(Actually, a lot of time. Mr. Moore is now working as a Texas prison guard, for some reason, letting others take the pictures.)

Mr. Moore was at one time web master for the NATIONAL ASSOCIATION OF NAVAL PHOTOGRAPHY, where a certain Mr. Tim Timmerman was co-chair of a merchandise committee. My, such a small world.

Although the name Steve Riskus was mocked early on as an obvious contrivance, everybody gave it a pass as a realname for some reason. Why? We understood it within its context, where names on boards like criticalthrash, crewcial, trogdor, and vlv, were anonymous representations, like my favorites, tryviolence, or BiFurious, signaling as coded surrogates, more amusing as fill-ins perhaps than the real people.

Was it because of the following, where an excess of contact information overexposes him, and lulls us with his availability?
"I took these pictures seconds after I saw an American airlines 757 crash into pentagon. I was heading towards 395 on route 27 when the plane crossed my path about 100ft ahead and crashed into the side of the pentagon.
Steve Riskus
AIM: youthenraged
+1 703 856 1855 begin_of_the_skype_highlighting +1 703 856 1855 end_of_the_skype_highlighting begin_of_the_skype_highlighting +1 703 856 1855 end_of_the_skype_highlighting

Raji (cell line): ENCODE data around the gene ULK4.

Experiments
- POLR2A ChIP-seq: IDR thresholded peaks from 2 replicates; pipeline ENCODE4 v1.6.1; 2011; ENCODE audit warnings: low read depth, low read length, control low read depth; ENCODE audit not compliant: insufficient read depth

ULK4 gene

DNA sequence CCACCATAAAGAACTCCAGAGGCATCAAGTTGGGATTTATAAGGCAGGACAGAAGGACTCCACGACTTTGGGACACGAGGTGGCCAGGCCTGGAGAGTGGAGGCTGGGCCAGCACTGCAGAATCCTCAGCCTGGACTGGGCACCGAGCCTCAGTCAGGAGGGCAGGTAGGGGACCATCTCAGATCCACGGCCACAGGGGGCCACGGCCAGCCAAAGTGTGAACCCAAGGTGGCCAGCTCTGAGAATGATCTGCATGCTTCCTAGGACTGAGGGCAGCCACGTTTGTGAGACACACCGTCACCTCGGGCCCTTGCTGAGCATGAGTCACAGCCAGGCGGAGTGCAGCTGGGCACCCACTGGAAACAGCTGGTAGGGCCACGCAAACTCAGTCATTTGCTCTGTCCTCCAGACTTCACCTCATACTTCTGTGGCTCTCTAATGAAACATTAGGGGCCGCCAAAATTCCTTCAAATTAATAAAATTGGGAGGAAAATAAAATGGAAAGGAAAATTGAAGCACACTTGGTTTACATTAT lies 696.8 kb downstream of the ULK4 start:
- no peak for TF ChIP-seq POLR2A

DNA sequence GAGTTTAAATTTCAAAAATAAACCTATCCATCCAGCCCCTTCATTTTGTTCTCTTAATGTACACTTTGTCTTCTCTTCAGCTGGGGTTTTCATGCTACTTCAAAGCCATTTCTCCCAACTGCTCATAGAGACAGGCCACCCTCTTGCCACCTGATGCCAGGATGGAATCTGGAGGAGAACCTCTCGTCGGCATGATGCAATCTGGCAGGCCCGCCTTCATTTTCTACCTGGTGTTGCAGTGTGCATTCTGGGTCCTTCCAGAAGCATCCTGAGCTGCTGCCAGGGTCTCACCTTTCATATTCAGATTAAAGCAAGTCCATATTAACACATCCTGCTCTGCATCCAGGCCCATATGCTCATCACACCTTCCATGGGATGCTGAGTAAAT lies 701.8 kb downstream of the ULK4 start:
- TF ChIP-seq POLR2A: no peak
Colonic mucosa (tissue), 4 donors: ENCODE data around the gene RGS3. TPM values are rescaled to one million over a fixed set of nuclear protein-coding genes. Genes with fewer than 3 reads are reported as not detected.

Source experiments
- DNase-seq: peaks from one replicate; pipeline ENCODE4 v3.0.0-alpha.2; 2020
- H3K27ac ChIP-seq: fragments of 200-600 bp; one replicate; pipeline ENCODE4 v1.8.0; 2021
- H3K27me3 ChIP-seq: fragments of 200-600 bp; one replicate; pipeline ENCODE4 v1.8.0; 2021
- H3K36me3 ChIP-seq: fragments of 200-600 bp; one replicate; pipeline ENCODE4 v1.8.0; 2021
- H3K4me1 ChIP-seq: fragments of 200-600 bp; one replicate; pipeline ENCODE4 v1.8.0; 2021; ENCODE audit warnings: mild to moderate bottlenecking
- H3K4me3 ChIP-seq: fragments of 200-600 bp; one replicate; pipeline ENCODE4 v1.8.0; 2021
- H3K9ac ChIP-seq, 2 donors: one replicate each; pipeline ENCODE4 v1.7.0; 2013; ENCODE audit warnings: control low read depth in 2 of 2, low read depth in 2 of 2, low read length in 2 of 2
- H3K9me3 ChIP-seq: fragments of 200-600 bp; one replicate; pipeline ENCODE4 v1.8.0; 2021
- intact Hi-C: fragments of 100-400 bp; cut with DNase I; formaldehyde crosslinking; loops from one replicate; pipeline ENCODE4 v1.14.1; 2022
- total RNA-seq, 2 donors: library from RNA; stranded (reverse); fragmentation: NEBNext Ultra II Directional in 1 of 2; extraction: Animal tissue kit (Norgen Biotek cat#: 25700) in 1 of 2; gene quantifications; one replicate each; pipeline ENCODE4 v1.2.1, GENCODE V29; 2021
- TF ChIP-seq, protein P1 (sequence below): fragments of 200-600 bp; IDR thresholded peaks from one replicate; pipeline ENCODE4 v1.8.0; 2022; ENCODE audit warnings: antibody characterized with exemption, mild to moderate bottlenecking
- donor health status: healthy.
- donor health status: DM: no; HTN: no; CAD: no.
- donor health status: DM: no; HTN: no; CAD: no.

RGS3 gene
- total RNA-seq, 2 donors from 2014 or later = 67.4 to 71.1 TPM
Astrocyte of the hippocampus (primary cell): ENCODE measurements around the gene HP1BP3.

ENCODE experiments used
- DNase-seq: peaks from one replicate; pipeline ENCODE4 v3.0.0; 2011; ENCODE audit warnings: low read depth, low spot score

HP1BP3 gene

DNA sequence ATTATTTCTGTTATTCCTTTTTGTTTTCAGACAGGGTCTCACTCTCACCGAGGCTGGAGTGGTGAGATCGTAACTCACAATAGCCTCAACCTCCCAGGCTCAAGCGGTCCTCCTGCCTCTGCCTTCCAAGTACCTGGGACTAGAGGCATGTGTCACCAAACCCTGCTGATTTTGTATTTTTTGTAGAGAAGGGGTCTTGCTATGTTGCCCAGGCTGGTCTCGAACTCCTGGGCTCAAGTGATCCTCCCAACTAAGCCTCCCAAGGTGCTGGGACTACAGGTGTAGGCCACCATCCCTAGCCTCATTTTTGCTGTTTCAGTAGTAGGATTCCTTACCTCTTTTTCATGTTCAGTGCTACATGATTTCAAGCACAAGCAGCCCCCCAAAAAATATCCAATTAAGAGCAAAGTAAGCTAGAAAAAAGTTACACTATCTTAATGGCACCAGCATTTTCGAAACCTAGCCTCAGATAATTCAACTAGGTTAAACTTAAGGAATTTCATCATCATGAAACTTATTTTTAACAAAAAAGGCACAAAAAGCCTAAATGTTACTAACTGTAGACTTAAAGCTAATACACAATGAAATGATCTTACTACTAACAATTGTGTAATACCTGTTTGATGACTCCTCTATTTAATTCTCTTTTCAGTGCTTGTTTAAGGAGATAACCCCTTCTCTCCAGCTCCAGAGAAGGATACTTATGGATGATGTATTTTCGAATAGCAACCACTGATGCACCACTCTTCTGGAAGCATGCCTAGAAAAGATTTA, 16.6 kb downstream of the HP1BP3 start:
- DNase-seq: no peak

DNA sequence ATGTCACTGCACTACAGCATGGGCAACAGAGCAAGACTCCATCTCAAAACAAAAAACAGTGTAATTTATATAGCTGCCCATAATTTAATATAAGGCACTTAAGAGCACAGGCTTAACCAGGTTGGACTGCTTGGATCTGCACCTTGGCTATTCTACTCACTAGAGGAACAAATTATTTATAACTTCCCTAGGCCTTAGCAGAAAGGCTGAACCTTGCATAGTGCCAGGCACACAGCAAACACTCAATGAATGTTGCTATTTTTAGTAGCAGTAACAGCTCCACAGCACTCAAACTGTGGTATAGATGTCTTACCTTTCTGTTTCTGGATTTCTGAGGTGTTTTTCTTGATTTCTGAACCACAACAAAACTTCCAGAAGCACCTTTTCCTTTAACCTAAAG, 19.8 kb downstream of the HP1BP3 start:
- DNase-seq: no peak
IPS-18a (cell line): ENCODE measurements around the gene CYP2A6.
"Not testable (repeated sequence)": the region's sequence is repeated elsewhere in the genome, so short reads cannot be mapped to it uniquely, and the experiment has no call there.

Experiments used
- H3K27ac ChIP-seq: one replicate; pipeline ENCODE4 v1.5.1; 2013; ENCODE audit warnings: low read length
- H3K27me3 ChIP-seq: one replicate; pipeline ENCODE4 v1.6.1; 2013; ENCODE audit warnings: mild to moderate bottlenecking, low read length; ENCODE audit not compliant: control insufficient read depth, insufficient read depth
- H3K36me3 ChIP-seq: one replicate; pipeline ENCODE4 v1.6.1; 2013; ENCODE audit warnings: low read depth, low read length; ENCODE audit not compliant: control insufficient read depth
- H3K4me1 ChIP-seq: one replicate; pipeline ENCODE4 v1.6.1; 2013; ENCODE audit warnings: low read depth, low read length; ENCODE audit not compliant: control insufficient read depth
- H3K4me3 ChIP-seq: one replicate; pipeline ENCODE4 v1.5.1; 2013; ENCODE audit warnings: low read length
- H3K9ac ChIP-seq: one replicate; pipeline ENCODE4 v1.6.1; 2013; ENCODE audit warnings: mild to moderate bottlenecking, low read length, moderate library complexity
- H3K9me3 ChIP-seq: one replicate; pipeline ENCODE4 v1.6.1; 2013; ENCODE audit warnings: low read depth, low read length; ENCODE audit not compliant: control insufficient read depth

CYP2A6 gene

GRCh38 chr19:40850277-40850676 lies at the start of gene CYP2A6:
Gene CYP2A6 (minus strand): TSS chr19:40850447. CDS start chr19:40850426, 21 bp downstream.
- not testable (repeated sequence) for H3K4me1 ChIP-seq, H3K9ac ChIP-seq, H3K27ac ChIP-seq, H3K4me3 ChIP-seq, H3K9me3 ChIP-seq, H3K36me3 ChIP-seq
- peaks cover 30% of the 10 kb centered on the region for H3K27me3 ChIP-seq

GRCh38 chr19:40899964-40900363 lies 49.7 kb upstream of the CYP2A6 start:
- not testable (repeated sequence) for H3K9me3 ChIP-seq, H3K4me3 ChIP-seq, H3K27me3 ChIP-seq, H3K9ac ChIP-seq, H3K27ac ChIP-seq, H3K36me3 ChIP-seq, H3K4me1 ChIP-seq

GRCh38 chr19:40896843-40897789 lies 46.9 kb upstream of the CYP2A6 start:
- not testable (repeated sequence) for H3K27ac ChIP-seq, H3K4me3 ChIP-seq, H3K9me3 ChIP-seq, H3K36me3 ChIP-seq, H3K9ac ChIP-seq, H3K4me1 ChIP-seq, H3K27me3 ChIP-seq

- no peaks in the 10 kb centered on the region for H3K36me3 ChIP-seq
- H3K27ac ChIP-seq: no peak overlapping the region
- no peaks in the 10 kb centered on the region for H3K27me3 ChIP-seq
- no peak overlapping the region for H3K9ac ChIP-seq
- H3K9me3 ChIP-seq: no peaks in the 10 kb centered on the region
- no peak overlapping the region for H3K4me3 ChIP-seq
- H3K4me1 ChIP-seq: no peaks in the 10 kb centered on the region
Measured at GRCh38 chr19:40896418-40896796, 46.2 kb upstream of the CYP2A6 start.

+1 703 856 1855 (nextel phone)
+1 703 333 6705 (work)
+1 703 313 9209 (home
We go to Whois.net to verify the famous smoking-gun date-fact--criticalthrash was set up on 09/10/01, the same day Rumsfeld announced $2.3 trillion in defense budgeting had been unaccountably spent--and we have our little "Ha! Ha!" moment, but apparently no one stopped to ask why the registry document had been purged of the personal contact information, which is the point of an official domain record.

Ask yourself, would anybody, either an up-and-coming yuppie or a post-ironic hipster, ever take a photograph like this one--let's say....shell-shocked, accidentally......of his arm....cull it out of a series as irrelevant, but then leave it to linger in a nearby folder? I hate to delete anything myself but I definitely would have rotated it clockwise a quarter-turn, that is if I'm not Karen Hughes.

But if my left arm was as mono-graphically tattooed as Riskus' is, clear down to his wrist, I wouldn't. Is Schauer German or Jewish? That helps explain it. A mirror-image Lithuanian Jew, beyond the pale, and behind him, the pail, meant for us to vomit in.

(I know to a high degree of organic certitude that this is "Riskus," gotten off a thread in which his beard was the topic. I'll link to it when I get a chance.)

Index of Terror
xjacktarx posted this on October 28th, 2006 @ 6:03:48 pm
That guy says you waited months to make those photos public, but didn’t you post them on pr.n or pf.c or whatever it was on the actual day of the attacks?
It's better to let sleeping dogs lie, xjacktarx. I found the punkforum.com board for 9-11-01 archived. I'll post a scan when I can get back into my computer. All together it allows a tiny bit of insight into the reality and surreality of the day. Here I cherry-pick some threads: